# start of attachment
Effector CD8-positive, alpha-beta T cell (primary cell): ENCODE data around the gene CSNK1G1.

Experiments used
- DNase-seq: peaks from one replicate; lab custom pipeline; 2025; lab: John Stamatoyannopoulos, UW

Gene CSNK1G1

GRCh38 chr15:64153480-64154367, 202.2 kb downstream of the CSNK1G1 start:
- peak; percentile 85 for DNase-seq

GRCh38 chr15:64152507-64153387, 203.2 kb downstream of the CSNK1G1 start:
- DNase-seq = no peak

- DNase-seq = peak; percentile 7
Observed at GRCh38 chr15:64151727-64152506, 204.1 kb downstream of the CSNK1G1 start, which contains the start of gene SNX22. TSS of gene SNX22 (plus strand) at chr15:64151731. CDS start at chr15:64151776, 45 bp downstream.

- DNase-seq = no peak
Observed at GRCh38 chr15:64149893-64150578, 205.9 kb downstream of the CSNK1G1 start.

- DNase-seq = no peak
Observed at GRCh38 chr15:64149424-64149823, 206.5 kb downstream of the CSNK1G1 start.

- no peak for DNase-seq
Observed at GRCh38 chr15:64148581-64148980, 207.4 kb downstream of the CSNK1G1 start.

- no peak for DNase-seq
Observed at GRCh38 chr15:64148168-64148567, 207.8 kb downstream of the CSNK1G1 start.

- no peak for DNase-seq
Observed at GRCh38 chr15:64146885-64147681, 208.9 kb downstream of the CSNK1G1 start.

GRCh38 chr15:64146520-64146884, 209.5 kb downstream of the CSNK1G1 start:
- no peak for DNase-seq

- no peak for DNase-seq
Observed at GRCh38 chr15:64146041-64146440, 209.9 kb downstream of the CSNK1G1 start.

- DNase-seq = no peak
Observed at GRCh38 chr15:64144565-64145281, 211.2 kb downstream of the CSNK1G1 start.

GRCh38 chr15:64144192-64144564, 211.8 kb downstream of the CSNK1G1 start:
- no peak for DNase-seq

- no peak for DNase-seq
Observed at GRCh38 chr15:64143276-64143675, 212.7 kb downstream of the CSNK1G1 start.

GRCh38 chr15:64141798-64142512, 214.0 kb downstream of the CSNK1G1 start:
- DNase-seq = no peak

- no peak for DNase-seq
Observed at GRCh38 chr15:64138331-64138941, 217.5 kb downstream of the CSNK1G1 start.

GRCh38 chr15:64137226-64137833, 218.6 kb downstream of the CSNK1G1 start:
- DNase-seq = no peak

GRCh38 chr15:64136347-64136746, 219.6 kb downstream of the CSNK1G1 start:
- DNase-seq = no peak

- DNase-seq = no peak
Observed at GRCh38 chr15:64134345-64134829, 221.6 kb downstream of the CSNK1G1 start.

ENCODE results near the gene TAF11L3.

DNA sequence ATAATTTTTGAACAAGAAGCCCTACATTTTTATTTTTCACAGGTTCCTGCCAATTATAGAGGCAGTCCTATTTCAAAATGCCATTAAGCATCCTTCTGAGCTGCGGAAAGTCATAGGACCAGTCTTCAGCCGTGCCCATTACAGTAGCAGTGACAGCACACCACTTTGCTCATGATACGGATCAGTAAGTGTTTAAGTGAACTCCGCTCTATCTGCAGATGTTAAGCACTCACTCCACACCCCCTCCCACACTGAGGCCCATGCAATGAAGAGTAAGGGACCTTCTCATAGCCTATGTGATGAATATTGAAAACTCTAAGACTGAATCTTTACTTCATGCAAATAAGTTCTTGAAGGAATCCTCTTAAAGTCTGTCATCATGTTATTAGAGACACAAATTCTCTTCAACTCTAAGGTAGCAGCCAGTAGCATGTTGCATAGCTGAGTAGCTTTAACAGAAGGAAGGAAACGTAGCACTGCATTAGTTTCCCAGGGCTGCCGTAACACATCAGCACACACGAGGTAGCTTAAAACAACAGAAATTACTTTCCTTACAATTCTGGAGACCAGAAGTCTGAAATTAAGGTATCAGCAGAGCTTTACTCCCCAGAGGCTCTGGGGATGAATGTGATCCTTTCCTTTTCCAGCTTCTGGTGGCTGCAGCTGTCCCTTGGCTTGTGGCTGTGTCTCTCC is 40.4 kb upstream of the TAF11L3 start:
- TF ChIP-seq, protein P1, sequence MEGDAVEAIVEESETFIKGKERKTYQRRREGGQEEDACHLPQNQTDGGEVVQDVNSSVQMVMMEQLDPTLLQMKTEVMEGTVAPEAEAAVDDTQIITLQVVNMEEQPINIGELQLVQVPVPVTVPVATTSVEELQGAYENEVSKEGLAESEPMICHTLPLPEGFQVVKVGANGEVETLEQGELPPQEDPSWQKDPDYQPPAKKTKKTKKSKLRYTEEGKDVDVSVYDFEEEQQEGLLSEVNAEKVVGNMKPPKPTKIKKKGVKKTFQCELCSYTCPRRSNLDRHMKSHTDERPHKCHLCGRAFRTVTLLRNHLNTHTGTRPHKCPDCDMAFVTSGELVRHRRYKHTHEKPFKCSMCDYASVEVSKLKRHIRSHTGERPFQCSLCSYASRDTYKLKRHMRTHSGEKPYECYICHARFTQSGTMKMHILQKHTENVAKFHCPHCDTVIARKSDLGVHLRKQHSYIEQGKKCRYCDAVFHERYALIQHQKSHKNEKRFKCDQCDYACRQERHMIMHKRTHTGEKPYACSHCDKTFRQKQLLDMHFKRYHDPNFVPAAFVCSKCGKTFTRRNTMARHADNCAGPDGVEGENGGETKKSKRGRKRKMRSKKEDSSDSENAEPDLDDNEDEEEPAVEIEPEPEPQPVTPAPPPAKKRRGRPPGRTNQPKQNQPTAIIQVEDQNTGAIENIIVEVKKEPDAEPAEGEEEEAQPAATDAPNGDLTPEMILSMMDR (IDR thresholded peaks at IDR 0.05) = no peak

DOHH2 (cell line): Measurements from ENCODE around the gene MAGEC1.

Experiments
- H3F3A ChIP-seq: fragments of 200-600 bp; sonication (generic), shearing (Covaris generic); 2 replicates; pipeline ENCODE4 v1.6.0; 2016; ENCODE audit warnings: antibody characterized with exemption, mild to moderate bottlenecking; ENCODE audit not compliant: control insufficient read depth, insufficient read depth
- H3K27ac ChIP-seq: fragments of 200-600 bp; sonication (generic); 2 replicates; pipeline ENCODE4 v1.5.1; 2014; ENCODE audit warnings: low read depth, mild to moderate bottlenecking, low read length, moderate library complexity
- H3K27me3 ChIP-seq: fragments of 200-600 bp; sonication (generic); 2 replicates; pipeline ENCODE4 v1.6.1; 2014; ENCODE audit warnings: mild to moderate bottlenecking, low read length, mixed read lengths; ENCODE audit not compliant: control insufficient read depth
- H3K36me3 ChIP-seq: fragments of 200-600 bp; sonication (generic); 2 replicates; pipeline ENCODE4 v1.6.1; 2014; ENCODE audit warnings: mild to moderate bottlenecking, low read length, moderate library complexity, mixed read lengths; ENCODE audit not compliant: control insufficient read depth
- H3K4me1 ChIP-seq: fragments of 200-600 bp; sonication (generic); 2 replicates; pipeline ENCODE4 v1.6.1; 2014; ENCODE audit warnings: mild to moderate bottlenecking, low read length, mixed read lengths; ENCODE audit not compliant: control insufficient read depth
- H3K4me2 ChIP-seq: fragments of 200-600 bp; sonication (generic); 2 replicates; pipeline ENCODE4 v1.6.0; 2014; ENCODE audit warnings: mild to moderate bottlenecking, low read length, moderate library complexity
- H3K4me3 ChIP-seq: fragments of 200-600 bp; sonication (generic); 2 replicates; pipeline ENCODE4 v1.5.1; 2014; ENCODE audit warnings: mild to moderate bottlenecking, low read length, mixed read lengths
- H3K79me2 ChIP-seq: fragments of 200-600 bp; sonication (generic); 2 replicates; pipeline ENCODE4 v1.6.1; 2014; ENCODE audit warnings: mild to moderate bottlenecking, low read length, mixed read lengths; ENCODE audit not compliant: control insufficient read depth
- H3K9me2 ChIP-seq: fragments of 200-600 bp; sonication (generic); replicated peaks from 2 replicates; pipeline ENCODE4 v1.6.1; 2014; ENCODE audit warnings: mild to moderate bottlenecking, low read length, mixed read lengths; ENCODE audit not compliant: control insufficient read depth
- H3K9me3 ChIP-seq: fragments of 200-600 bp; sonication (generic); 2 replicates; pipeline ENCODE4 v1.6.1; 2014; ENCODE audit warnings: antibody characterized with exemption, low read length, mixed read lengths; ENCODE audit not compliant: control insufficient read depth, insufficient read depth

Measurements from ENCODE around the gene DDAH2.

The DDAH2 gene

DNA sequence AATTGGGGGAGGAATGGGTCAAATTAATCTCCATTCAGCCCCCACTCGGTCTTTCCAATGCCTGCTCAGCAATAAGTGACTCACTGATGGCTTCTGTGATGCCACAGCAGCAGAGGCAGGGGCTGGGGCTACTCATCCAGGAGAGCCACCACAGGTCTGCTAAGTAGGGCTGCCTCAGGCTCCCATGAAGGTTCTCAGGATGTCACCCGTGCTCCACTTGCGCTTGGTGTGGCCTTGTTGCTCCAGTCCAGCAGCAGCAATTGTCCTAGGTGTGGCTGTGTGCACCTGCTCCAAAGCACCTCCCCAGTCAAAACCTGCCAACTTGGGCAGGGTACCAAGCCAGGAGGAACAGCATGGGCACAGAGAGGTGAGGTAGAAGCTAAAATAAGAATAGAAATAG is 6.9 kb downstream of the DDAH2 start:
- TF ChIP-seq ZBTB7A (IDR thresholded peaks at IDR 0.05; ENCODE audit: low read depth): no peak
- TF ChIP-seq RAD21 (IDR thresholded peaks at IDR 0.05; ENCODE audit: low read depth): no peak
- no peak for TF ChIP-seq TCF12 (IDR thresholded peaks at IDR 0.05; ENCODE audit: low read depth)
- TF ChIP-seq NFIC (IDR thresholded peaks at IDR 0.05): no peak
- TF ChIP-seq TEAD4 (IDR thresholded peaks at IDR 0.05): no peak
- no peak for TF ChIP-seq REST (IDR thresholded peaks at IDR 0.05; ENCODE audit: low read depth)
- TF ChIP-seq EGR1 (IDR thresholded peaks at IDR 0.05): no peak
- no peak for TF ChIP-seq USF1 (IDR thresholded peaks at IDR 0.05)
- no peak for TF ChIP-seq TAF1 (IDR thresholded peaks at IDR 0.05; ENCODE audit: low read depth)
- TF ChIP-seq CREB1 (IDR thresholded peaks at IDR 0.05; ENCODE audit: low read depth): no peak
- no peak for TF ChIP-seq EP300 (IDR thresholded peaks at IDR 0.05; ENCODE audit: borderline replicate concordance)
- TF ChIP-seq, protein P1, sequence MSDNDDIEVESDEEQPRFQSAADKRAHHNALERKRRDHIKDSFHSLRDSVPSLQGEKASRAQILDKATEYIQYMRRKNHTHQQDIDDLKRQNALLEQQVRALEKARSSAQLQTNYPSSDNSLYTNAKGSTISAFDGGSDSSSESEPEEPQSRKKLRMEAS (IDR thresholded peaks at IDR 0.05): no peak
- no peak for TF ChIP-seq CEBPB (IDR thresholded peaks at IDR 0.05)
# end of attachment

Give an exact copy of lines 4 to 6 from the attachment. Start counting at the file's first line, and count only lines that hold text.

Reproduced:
Gene CSNK1G1

GRCh38 chr15:64153480-64154367, 202.2 kb downstream of the CSNK1G1 start:
- peak; percentile 85 for DNase-seq